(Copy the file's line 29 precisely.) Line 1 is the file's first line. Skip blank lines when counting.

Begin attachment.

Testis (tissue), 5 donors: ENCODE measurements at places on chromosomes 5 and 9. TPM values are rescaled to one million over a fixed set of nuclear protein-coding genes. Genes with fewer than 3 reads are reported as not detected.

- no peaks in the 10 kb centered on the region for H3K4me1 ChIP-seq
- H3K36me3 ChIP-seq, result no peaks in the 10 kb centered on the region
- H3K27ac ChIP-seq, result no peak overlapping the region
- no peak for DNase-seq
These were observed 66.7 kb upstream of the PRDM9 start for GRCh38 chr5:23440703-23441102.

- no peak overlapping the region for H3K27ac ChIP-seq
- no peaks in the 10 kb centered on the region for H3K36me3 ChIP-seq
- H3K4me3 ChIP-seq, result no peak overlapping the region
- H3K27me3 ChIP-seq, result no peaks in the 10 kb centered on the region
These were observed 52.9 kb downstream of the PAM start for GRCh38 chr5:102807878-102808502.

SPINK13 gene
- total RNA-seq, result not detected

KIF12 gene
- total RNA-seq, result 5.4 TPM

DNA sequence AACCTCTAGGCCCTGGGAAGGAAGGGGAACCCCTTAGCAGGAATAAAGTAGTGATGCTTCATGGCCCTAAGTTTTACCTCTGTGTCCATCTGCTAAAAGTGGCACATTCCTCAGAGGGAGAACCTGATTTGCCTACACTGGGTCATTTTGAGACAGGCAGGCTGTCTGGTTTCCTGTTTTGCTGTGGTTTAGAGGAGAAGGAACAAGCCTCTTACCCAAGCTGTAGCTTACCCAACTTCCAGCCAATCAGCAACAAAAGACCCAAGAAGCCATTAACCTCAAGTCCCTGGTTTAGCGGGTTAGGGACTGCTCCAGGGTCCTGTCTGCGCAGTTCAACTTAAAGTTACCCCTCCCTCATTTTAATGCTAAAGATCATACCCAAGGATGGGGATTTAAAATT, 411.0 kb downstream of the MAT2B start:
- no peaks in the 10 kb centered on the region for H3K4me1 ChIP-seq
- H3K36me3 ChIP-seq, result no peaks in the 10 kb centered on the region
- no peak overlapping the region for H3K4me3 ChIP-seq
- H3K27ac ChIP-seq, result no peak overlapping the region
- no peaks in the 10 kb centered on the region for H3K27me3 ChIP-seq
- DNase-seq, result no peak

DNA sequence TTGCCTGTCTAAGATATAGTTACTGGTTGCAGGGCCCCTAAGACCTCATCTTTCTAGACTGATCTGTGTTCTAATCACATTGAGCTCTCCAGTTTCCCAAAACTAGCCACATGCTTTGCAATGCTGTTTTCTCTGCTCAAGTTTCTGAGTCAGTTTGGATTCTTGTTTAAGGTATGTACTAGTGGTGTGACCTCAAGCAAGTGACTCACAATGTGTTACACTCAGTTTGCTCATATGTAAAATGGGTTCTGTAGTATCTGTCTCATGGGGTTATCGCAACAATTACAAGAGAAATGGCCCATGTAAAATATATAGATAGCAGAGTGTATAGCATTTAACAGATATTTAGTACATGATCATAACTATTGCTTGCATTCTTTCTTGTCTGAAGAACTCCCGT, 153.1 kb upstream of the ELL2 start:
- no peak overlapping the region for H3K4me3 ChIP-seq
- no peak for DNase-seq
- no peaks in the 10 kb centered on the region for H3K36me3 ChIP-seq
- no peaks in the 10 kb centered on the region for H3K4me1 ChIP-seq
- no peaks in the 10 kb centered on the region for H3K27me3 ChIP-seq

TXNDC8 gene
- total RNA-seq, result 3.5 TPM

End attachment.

TXNDC8 gene